As a free and effective visual programming language, Scratch is frequently used by scholars, students, parents, and teachers for the purpose of creating visuals, such as games and animations, in an easy manner. In addition to that, it also provides the non-programmers with a way of entry into the advanced world of programming and computing. The language can also be used in a variety of tasks associated with education and entertainment.

These tasks may include: development of various science and maths projects including but not limited to visualizations and simulations, recording of lectures in combination with presentations consisting of animations. The language is also used in the field of social sciences, interactive art and music, and modern day story telling.

History of Scratch

The literal meaning of “Scratching”, when taken in terms of computing language, is to take a code, which has the ability to benefit and used effectively for a number of purpose, and reuse it. Such codes have the potential to be easily shared and combined. In addition to this, they adapt to unique scenarios in a relatively easy manner.

This particular quality is one of the key elements of Scratch – “remix”. Which enable the users to download and enhance the projects that publically available and have been built by other developers. The credit of such programs is distributed between the developer who created the original program, and the developer who went on for improving its features and functionality.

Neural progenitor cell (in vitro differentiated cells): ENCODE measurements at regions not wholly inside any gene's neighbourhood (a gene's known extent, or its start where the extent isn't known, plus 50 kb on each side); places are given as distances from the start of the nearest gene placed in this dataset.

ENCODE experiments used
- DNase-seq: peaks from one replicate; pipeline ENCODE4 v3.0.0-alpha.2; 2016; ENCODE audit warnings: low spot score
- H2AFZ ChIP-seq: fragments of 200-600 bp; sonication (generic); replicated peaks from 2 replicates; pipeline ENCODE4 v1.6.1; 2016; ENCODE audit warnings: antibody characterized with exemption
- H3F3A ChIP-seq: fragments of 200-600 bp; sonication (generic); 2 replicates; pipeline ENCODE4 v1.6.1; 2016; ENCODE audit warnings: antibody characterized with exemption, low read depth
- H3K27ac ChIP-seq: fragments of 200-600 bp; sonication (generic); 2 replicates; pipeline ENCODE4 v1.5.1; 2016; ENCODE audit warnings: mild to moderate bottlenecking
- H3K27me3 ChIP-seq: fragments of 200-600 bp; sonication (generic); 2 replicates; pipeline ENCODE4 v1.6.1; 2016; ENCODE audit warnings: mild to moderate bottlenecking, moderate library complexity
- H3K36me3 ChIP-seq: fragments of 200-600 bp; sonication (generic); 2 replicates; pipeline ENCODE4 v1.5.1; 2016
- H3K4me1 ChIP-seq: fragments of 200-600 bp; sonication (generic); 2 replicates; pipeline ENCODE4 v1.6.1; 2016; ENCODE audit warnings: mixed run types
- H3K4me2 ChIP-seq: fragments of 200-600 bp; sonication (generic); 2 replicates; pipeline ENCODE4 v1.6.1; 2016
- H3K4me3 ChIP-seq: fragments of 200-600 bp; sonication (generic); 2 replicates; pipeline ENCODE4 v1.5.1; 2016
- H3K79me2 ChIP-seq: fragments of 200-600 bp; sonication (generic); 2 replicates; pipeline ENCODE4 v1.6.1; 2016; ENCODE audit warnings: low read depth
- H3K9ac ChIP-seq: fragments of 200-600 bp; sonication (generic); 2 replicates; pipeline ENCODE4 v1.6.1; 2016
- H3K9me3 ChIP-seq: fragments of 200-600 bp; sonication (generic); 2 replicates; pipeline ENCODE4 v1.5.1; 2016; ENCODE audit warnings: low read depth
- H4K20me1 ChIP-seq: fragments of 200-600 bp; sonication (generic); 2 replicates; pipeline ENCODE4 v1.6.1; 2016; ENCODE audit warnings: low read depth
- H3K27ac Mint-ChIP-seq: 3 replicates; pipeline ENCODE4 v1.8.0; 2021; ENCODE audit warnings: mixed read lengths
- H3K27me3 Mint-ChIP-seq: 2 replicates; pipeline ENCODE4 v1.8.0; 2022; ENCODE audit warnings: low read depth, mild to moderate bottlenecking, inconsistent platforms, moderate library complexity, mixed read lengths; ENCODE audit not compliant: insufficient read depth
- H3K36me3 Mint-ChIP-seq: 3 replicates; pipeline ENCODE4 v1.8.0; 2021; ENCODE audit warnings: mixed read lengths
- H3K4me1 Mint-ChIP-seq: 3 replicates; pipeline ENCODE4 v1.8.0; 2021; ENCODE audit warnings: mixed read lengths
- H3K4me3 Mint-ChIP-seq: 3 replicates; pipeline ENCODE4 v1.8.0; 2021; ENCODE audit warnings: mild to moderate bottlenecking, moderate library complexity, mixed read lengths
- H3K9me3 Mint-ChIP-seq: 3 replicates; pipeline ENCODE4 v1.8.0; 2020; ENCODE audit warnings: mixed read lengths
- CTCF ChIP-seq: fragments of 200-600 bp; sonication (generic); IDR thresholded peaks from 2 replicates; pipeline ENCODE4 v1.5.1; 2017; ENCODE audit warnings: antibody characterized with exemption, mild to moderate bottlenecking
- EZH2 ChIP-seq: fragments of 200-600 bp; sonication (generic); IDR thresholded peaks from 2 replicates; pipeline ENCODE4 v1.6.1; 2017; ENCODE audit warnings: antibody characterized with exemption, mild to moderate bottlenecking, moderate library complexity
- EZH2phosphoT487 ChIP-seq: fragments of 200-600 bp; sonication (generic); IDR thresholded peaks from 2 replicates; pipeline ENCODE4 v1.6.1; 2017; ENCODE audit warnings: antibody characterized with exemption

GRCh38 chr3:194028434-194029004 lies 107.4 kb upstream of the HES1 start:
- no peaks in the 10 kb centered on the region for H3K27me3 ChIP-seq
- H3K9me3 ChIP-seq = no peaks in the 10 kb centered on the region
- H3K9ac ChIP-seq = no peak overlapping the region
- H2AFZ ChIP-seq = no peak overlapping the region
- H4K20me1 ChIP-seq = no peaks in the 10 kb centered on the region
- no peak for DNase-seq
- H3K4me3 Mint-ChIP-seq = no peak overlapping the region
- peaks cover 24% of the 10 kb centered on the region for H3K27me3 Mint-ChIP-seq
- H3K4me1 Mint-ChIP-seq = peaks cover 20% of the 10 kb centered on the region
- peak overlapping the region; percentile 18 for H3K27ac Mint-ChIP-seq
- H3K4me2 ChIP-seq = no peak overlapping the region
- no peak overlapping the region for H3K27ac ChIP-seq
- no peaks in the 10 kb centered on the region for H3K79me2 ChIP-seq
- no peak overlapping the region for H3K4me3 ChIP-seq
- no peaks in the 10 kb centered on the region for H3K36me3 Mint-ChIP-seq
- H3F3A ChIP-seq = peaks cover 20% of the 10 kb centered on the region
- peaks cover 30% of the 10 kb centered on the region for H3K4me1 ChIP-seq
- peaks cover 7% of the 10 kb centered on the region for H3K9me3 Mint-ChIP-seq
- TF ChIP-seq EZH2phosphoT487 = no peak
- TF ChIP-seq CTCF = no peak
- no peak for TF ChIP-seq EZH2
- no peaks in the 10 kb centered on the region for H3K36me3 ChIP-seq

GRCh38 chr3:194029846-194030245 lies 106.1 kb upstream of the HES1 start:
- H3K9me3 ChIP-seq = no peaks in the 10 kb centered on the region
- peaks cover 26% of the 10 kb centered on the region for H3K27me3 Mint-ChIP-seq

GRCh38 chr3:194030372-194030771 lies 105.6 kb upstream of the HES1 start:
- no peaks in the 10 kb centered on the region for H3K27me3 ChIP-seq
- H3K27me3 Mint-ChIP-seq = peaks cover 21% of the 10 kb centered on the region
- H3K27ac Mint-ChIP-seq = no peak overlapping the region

The name of this language is inspired by the scratching technique of turntablism, which involves the mixing sounds of sounds. The name Scratch represents the ease with which the developers can mix projects.

The Lifelong Kindergarten group of Media Lab of MIT, which was headed by Mitchel Resnick, and Playful Invention Company, which is the consulting company of Media lab in Montreal, worked together to develop the first desktop based version of Scratch, which was released in the year 2003. It aimed at facilitating the young people, aged 8 or more, in learning programming in an effective manner.

In the year 2013, another version named Scratch 2 was released. This version allowed for the definition of custom bocks within projects. In the year 2015, the homepage of Scratch was updated with a new theme. Presently, the home page of the scratch website is based on the new theme, whereas, the other components of the website follow the old theme.

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